JACKSON, Miss. (Mississippi Today) – Doris Carpenter worries about her young grandson. It’s been 15 months since he’s seen his father — her son — who is serving a 10-year sentence at the Bolivar County Correctional Facility in Cleveland. That likely won’t change any time soon because of a new policy put in place by the Mississippi Department of Corrections.
The visitation policy, issued by MDOC Commissioner Burl Cain in May 2021, lays out guidelines restricting age and time frames that people can visit their loved ones inside of prison. According to the new policy, incarcerated people can only have two adult visitors and no children per session, and they can only come during specific hours once a month.
“It’s unfortunate that a 7-year-old child cannot see their father and cries all the time… In essence, they’re keeping their children from their loved ones,” Carpenter said.
When Mississippi reported its first case of COVID-19 in March 2020, MDOC suspended all visitation at their facilities, “effective immediately” and “until further notice.” The department reported 109 deaths in 2020 — of those, 22 were determined through autopsy to be caused by COVID-19, though dozens more are still pending autopsy results.
Over a year after COVID-19 gripped the state and the nation, MDOC mandated people incarcerated inside their prisons take COVID-19 vaccinations or forgo visitation once it was reinstated. While people can now visit the prisons, family members like Carpenter say the department’s new policy is not sufficient.
Carpenter said she and her husband are fully vaccinated, and their son received the Johnson & Johnson COVID-19 vaccine in April in the Bolivar County Regional Correctional Facility.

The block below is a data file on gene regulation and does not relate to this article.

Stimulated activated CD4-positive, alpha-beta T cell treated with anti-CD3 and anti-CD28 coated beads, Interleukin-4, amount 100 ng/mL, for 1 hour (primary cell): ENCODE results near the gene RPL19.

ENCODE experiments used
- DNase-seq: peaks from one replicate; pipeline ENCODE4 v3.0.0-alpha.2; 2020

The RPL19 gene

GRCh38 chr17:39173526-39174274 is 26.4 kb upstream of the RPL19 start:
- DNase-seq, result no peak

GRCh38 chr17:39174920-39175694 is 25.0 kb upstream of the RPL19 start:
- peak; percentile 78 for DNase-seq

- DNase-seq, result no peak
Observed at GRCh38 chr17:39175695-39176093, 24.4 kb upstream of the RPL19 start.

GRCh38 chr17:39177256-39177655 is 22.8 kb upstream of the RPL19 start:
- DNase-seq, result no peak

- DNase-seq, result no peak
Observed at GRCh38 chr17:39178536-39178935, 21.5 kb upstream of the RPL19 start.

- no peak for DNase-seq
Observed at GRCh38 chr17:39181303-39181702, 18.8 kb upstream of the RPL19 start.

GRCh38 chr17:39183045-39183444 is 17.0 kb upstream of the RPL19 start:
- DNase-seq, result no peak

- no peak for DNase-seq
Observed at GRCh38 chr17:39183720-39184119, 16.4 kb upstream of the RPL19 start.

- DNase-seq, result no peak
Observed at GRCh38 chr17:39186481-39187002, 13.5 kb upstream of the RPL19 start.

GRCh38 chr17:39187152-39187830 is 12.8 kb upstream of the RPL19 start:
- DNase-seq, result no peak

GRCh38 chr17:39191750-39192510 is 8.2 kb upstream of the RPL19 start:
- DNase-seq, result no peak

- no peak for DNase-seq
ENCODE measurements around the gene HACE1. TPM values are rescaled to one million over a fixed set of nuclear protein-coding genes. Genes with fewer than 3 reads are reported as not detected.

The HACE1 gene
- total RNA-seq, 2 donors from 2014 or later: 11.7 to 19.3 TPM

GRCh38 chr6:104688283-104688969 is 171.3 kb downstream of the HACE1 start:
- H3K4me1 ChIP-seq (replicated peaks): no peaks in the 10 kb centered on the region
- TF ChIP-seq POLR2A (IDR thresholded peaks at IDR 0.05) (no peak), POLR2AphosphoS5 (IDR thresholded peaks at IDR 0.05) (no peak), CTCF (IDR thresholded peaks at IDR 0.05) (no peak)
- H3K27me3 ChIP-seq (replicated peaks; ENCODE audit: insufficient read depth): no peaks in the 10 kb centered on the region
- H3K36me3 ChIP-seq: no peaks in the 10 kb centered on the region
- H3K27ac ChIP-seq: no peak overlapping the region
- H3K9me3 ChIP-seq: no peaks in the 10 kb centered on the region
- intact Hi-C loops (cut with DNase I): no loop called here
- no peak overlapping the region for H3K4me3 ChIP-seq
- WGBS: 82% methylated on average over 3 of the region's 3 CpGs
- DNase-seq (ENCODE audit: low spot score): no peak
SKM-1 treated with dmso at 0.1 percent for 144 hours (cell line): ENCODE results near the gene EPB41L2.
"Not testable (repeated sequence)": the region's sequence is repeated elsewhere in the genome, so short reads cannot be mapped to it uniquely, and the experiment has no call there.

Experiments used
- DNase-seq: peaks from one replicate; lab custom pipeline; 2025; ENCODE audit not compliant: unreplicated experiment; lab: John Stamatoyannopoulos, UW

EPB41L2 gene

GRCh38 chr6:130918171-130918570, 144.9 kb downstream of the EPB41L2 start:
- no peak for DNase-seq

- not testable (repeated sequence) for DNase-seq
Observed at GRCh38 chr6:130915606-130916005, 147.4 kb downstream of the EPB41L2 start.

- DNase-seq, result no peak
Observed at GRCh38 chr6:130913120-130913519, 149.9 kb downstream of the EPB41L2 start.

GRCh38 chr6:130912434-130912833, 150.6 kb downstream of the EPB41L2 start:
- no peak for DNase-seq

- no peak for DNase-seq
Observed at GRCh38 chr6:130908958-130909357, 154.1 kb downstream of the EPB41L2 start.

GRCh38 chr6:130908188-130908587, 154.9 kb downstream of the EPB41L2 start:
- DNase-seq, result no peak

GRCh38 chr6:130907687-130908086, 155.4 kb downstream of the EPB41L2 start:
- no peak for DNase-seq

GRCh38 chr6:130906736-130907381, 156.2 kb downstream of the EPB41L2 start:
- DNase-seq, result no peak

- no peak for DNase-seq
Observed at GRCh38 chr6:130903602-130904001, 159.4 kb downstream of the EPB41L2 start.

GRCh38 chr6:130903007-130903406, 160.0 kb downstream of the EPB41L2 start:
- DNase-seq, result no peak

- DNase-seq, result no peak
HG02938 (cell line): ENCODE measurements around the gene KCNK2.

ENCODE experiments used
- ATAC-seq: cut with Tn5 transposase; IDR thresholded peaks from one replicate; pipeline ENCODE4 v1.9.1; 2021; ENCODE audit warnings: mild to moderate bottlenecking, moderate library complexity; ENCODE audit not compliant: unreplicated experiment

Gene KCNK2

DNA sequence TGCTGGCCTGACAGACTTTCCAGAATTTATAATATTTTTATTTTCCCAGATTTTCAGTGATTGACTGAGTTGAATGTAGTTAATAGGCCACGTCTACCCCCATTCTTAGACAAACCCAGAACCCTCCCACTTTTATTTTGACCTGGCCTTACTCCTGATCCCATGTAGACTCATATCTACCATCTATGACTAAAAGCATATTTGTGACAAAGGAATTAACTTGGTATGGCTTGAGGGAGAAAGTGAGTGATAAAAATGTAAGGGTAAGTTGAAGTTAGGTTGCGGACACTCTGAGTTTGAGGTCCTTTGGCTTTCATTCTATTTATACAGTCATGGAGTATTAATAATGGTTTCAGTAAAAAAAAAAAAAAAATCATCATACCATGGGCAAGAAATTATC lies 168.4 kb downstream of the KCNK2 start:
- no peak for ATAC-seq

She wasn’t able to see her son until June 19, Carpenter said, her first time seeing him since the pandemic began in 2020. She drove over four hours to visit with her son inside the prison for less than one hour.
She arrived at the Bolivar County Correctional Facility with her husband about an hour before visitation started at 9 a.m., but prison officials only allowed people to begin filing into the prison 10 minutes before the visitation window opened, cutting into visitation time, Carpenter said. She only got 45 minutes with him and is unsure when prison officials will schedule visits again at the Bolivar County Correctional Facility, she said.
“It’s almost like MDOC is doing everything in their power to prevent the visits than rather allow the visits,” Carpenter said, “even though the inmates have had the vaccine.”
Carpenter worries most about her 7-year-old grandson, the child of her incarcerated son, who is now not allowed to visit his father at all inside the Bolivar County Regional Correctional Facility, per MDOC’s visitation policy, which does not allow any visitors under the age of 18.